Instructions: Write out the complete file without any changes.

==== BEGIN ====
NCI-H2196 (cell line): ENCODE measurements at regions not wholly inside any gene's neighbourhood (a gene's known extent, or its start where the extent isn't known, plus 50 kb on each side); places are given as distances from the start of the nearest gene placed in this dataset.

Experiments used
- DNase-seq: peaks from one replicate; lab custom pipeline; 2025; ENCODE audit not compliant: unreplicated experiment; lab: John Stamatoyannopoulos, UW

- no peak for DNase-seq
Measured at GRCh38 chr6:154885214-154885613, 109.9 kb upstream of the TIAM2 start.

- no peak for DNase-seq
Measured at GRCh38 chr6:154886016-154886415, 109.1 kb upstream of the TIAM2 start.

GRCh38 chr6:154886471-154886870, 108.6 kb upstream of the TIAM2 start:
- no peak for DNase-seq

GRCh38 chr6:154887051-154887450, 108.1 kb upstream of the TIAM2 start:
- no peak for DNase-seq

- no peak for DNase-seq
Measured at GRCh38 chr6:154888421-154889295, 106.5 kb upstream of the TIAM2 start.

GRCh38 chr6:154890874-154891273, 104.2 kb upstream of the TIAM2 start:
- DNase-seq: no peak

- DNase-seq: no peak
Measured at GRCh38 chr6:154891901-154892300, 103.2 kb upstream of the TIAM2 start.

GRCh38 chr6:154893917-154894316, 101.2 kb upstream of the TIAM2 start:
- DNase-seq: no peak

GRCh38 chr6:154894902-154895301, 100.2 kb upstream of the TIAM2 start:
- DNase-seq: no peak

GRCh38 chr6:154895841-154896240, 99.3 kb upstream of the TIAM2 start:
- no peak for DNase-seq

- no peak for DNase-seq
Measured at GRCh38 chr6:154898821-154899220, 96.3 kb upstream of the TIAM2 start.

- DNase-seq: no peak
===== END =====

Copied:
NCI-H2196 (cell line): ENCODE measurements at regions not wholly inside any gene's neighbourhood (a gene's known extent, or its start where the extent isn't known, plus 50 kb on each side); places are given as distances from the start of the nearest gene placed in this dataset.

Experiments used
- DNase-seq: peaks from one replicate; lab custom pipeline; 2025; ENCODE audit not compliant: unreplicated experiment; lab: John Stamatoyannopoulos, UW

- no peak for DNase-seq
Measured at GRCh38 chr6:154885214-154885613, 109.9 kb upstream of the TIAM2 start.

- no peak for DNase-seq
Measured at GRCh38 chr6:154886016-154886415, 109.1 kb upstream of the TIAM2 start.

GRCh38 chr6:154886471-154886870, 108.6 kb upstream of the TIAM2 start:
- no peak for DNase-seq

GRCh38 chr6:154887051-154887450, 108.1 kb upstream of the TIAM2 start:
- no peak for DNase-seq

- no peak for DNase-seq
Measured at GRCh38 chr6:154888421-154889295, 106.5 kb upstream of the TIAM2 start.

GRCh38 chr6:154890874-154891273, 104.2 kb upstream of the TIAM2 start:
- DNase-seq: no peak

- DNase-seq: no peak
Measured at GRCh38 chr6:154891901-154892300, 103.2 kb upstream of the TIAM2 start.

GRCh38 chr6:154893917-154894316, 101.2 kb upstream of the TIAM2 start:
- DNase-seq: no peak

GRCh38 chr6:154894902-154895301, 100.2 kb upstream of the TIAM2 start:
- DNase-seq: no peak

GRCh38 chr6:154895841-154896240, 99.3 kb upstream of the TIAM2 start:
- no peak for DNase-seq

- no peak for DNase-seq
Measured at GRCh38 chr6:154898821-154899220, 96.3 kb upstream of the TIAM2 start.

- DNase-seq: no peak